Kid's Imagination Train


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March/April 2017

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Kid's Imagination Train March/April 2017 Volume 5 Issue 2 Come read, learn, and draw!


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March/April 2017 Volume 5 Issue 2 ISSN 2333-987X Editor-in-Chief: Randi Lynn Mrvos Book Reviewer and Marketing Director: Donna Smith Illustrator: Shelley Dieterichs Voiceover Artist: Sharon Olivia Blumberg Editorial Offices: All across the United States Publishing Office: 4637 Spring Creek Drive Lexington, KY 40515 Mission Statement: Welcome to the Kid's Imagination Train, where children can take the journey of reading in a brand new way. KIT offers book reviews, fiction, poetry, and nonfiction for kids ages 5 - 12. It’s unique in that it engages children by providing them the opportunity to illustrate their favorite features and to have their pictures published online. We invite you to read, to learn, and to draw! ©Kid's Imagination Train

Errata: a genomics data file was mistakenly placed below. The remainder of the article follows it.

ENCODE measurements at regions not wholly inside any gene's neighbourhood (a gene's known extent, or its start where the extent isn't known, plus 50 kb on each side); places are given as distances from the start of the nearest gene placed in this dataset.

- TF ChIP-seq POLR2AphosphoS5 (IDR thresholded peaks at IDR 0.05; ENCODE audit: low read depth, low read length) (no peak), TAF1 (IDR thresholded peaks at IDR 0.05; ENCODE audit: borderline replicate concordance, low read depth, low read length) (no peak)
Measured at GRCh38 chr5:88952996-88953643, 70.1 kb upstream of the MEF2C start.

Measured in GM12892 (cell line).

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CONTENTS Volume 5 Issue 2 4…Fable The Thirsty Crow by: Teresa DiNicola 5 - 6…Poem Travel to Adventure by: Guy Belleranti 7 - 8…Nonfiction Robbers by the Shore by: Randi Lynn Mrvos 9 - 10…Book Review The Adventures of Beekle, The Unimaginary Friend by: Donna Smith 11…Words Around the World Bugs by: Randi Lynn Mrvos 12 - 13…Ocean puzzle by: Evelyn B. Christensen 14…Coloring Page by: 15 - 17…Sponsors